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EDUCATION IN GHANA

Formal education in Ghana preceded colonization. The first schools were established by European merchants and missionaries. During the colonial period, a formal state education structure was modeled on the British system. This structure has been through a series of reforms since Ghana gained its independence in 1957. In the 1980s, further reforms have brought the structure of the education system closer to an American model. 
 

 
 

The first nationalist government, headed by Nkrumah, accelerated plan for education. With legislation, he made primary education free and compulsory. Before this time, most of the schools belonged to religious bodies or the communities themselves and parents paid for school. Government took over the management of schools. The 1961 Education Act made elementary schools (junior secondary or middle) free and compulsory. Students began their 6 year primary education at the age of six. They then moved on to 4 years elementary/middle school. They then moved on to a 5 years secondary education, followed by 2 years of college preparatory education. It took 17 years to complete the pre-university education, however, some were allowed to complete it earlier, if they were academically ready. At the time of independence in 1957, Ghana had only one university and a handful of secondary and primary schools. 

Ghana's educational System is highly centralized. The Ministry of Education and its agencies are responsible for the entire educational system in the country. Entrance to universities is by examination following completion of senior secondary school. A National Accreditation Board began in 1990. It is in charge of accrediting programs in all national institutions. This does not affect the university because the university has had a very long existence. It is particularly responsible for polytechnics. The programs must be the right ones and accredited...or the program can't be run. Ghana has 12,130 primary schools, 5,450 junior secondary schools, 503 senior secondary schools, 21 training colleges, 18 technical institutions, two diploma-awarding institutions and five universities. 

PRIMARY AND JUNIOR SECONDARY 

Public schools are often better than private because they receive funding from the state and therefore, have more equipment and supplies. Private schools depend on tuition and receive no government aid. Primary and junior secondary education is tuition-free and mandatory. However, there is no way to enforce attendance since, there are not enough teachers and facilities available to accommodate all the students. Students begin their 6-year primary education at age six. There are 12,130 primary schools in Ghana. There are 5,450 junior secondary schools in Ghana. Under educational reforms implemented in 1987, the students, after primary school, pass into a new junior secondary school system for 3 years of academic training combined with technical and vocational training.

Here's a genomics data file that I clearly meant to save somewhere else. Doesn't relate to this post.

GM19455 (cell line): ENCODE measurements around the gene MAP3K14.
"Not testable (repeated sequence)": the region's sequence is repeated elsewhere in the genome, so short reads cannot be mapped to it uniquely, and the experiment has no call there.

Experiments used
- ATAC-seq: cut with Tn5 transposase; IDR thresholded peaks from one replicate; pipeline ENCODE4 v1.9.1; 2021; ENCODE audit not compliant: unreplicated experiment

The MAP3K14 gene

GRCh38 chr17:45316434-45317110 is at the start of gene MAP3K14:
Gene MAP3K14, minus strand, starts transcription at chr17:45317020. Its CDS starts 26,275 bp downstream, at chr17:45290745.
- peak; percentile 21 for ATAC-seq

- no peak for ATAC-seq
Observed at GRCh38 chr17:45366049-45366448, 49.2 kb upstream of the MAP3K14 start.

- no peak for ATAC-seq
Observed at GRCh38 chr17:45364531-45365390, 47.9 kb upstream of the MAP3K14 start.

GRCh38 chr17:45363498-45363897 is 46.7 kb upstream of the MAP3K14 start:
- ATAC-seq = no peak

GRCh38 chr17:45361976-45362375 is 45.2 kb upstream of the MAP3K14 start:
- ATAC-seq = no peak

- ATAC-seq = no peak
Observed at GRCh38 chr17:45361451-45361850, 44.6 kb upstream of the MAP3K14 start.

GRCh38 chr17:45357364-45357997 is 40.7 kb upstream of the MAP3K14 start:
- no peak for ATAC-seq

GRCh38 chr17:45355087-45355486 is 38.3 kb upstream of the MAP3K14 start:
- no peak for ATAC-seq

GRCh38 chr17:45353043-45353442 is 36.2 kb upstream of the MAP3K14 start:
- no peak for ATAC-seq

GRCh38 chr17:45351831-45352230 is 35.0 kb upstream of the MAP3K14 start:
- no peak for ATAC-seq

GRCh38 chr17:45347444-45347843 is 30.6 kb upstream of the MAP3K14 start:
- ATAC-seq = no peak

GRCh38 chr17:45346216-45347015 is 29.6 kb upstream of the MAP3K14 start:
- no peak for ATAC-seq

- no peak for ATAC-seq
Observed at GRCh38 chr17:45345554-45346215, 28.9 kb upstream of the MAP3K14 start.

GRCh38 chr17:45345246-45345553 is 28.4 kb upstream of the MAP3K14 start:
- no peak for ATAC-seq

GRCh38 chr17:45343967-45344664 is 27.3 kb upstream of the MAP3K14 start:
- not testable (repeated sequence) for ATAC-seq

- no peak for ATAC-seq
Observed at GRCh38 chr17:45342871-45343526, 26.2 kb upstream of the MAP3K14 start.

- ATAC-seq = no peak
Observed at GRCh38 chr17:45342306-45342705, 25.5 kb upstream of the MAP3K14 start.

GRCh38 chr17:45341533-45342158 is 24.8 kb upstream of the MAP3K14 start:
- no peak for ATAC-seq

SECONDARY EDUCATION

There are 503 senior secondary schools in Ghana. Secondary schools are 99% public but some are better than others. However, this is bias against those educated in the rural areas. Prior to the restructuring, students went for 5 yrs for all who entered and then 2 more years for the best achievers, at the end of the 5 yrs. These two years are used to prepare students for the entrance into the university. Now, since 1987, the students go for 3 years and from there they go to the university. Accra Academy is a public secondary boarding school for boys. The school motto: "To be is better than to seem to be" or be what you are. Don't pretend to be what you are not. Alumni are encouraged to give back by sponsoring something for the school after graduating from college. Therefore, with such a strong tradition and alumni, the school does better than some other public or private schools. 

POST SECONDARY EDUCATION

Entrance to universities is by examination following completion of senior secondary school. There are five universities in Ghana. Many students who do not attend secondary school or the university attend one of the 18 major technical institutions in Ghana. 
 
 

Francine Wright, George Washington HS

GEOGRAPHY:
 

Ghana is located in Western Africa. It is bordered by the Atlantic Ocean and the Gulf of Guinea to the south, Cote d' Ivorie to the east, Togo to the west and Burkina Faso to the north. Ghana encompasses 672 kilometers from its northern border to the coast. It has an area of 92,100 square miles [238,540 kilometers]. Its coastline spans 335 miles or 539 kilometers. Its longitude is 200 degrees west of Greenwich and the latitude is 800 degrees north of the Equator. Ghana's climate is tropical. The southwest region is usually hot and humid with larger amounts of yearly rainfall. The southwest coast is relatively warm and dry. In the northern regions it is hot and dry.

Ghana's landmass is made up of plains along the coast to the Kwahu Plateau, which runs across the central part of the country. The southwestern region is covered with thick forests. Northern Ghana is made up of savannas and grasslands. The Republic of Ghana is divided into ten (10) regions, each with a regional capital. Listed alphabetically they are:
Region
Ashanti
Brong-Ahafo
Central 
Eastern
GreaterAccra
Northern
Upper East
Upper West
Volta 
Western

 

Regional Capital City
Kumasi 
Sunyani 
Cape Coast
Koforidua 
Accra 
Tamale 
Bolgatanga 
Wa 
Ho
Sekondi-Takoradi
Ghana's two largest waterways are Lake Volta, which is 400 kilometers long and covers 8,480 square kilometers, and makes up over 2/3rds of the country. It is the largest man-made lake in the world. Lake Bosumtwi is a round lake, a result of a volcanic crater, and is located south of Kumasi. Other major waterways are the Volta River, Black Volta River, White Volta River, Oti, Afram, Tano, Pra, Ankobra, and the Densu Rivers. The highest mountain in the country is Mount Afadjato at 800 meters. The southwestern region of Ghana is heavily tropically forrested with Kakum National Park.